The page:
President Joe Biden said he wants people with long-term symptoms of COVID-19 to be protected against discrimination

 

 

President Joe Biden said he wants people with long-term symptoms of COVID-19 to be protected against discrimination, as he marked the anniversary of a landmark law for people with disabilities.

 

“Many Americans who seemingly recovered from the virus still face lingering challenges like breathing problems, brain fog, chronic pain or fatigue,” Biden said. “These conditions can sometimes rise to the level of a disability.”

Biden spoke at the Rose Garden event to celebrate the 31st anniversary of the enactment of the “Americans with Disabilities Act”, which makes it illegal to discriminate against people with disabilities in public accommodation, employment, transportation, and community living.

 

The new effort will be aimed at making sure people with those long-term COVID-19 symptoms “have access to the rights and resources that are due under the disability law,” Biden said.

 

“The American people deserve an urgent, robust, and professional response to the growing public health and economic crisis caused by the coronavirus (COVID-19) outbreak. President Biden believes that the federal government must act swiftly and aggressively to help protect and support our families, small businesses, first responders, and caregivers essential to help us face this challenge, those who are most vulnerable to health and economic impacts, and our broader communities – not to blame others or bail out corporations.” Source Whitehouse.gov

 

The Americans with Disabilities Act (ADA) was signed into law on July 26, 1990, by President George H.W. Bush. The ADA is one of America’s most comprehensive pieces of civil rights legislation that prohibits discrimination and guarantees that people with disabilities have the same opportunities as everyone else to participate in the mainstream of American life — to enjoy employment opportunities, to purchase goods and services, and to participate in State and local government programs and services. Modeled after the Civil Rights Act of 1964, which prohibits discrimination on the basis of race, color, religion, sex, or national origin – and Section 504 of the Rehabilitation Act of 1973 — the ADA is an “equal opportunity” law for people with disabilities.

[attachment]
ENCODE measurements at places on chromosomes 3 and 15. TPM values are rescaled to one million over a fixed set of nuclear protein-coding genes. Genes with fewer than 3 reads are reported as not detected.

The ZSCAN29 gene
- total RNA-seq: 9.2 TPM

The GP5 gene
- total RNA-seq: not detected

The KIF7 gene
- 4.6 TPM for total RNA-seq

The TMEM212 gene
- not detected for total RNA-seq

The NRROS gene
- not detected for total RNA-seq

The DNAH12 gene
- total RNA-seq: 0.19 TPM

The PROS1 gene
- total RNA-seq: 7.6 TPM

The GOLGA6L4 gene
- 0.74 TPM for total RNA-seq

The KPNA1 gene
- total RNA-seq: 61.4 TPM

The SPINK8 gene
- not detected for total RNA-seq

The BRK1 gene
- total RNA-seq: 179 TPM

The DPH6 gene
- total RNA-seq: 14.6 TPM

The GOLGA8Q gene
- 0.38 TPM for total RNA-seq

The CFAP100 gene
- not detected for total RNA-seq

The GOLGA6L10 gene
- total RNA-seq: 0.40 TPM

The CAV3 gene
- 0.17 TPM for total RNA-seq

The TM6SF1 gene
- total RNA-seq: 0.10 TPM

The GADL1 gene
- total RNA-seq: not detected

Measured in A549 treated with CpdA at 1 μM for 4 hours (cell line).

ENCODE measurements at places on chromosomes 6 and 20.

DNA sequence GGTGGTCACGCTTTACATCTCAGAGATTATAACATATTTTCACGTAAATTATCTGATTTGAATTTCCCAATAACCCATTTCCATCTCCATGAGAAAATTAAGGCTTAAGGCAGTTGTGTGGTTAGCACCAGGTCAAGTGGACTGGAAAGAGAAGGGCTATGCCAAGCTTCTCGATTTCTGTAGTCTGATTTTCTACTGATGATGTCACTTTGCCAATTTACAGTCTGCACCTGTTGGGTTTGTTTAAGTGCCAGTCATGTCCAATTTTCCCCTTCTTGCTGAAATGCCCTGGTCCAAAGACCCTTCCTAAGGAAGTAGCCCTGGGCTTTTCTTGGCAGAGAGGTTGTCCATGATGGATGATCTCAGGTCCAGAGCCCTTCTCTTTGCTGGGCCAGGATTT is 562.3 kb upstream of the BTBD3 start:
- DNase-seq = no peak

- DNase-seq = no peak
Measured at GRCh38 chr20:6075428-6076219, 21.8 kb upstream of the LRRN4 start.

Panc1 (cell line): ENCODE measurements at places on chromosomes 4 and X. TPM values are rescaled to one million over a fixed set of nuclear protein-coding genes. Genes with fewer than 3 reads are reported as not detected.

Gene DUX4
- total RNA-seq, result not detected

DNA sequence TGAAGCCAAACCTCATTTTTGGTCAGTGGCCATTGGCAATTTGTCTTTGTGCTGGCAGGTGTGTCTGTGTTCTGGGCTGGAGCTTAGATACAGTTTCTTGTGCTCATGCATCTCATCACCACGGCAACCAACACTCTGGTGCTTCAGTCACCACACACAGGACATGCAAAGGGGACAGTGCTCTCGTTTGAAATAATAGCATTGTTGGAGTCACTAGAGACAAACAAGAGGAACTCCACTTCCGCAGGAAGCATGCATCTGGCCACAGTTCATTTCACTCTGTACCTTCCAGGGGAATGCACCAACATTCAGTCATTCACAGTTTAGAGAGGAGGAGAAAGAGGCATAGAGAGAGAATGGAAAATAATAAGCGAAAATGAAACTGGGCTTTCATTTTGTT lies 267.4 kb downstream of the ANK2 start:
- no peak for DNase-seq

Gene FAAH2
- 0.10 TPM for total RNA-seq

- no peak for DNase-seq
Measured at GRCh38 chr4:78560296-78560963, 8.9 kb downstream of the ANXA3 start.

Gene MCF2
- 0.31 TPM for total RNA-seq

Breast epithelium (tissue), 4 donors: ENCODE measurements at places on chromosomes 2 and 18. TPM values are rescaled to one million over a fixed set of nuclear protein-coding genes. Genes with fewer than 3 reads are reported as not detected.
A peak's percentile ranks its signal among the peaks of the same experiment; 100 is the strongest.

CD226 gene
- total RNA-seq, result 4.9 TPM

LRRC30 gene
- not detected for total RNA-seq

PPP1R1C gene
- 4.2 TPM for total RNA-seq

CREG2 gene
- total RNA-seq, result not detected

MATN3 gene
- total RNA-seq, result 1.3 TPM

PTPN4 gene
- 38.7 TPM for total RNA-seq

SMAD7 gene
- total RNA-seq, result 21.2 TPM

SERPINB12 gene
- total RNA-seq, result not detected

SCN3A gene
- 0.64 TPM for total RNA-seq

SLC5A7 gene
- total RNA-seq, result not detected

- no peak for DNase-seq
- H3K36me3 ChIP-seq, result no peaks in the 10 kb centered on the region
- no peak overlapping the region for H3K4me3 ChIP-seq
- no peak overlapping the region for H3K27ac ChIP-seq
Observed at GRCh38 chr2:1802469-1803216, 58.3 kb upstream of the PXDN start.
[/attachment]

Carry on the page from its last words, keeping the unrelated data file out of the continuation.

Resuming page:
To be protected by the ADA, one must have a disability, which is defined by the ADA as a physical or mental impairment that substantially limits one or more major life activities, a person who has a history or record of such an impairment, or a person who is perceived by others as having such an impairment. The ADA does not specifically name all of the impairments that are covered.

, as he marked the anniversary of a landmark law for people with disabilities.

 

“Many Americans who seemingly recovered from the virus still face lingering challenges like breathing problems, brain fog, chronic pain or fatigue,” Biden said. “These conditions can sometimes rise to the level of a disability.”

Biden spoke at the Rose Garden event to celebrate the 31st anniversary of the enactment of the “Americans with Disabilities Act”, which makes it illegal to discriminate against people with disabilities in public accommodation, employment, transportation, and community living.

 

The new effort will be aimed at making sure people with those long-term COVID-19 symptoms “have access to the rights and resources that are due under the disability law,” Biden said.

 

“The American people deserve an urgent, robust, and professional response to the growing public health and economic crisis caused by the coronavirus (COVID-19) outbreak. President Biden believes that the federal government must act swiftly and aggressively to help protect and support our families, small businesses, first responders, and caregivers essential to help us face this challenge, those who are most vulnerable to health and economic impacts, and our broader communities – not to blame others or bail out corporations.” Source Whitehouse.gov

 

The Americans with Disabilities Act (ADA) was signed into law on July 26, 1990, by President George H.W. Bush. The ADA is one of America’s most comprehensive pieces of civil rights legislation that prohibits discrimination and guarantees that people with disabilities have the same opportunities as everyone else to participate in the mainstream of American life — to enjoy employment opportunities, to purchase goods and services, and to participate in State and local government programs and services. Modeled after the Civil Rights Act of 1964, which prohibits discrimination on the basis of race, color, religion, sex, or national origin – and Section 504 of the Rehabilitation Act of 1973 — the ADA is an “equal opportunity” law for people with disabilities.

 

To be protected by the ADA, one must have a disability, which is defined by the ADA as a physical or mental impairment that substantially limits one or more major life activities, a person who has a history or record of such an impairment, or a person who is perceived by others as having such an impairment. The ADA does not specifically name all of the impairments that are covered.

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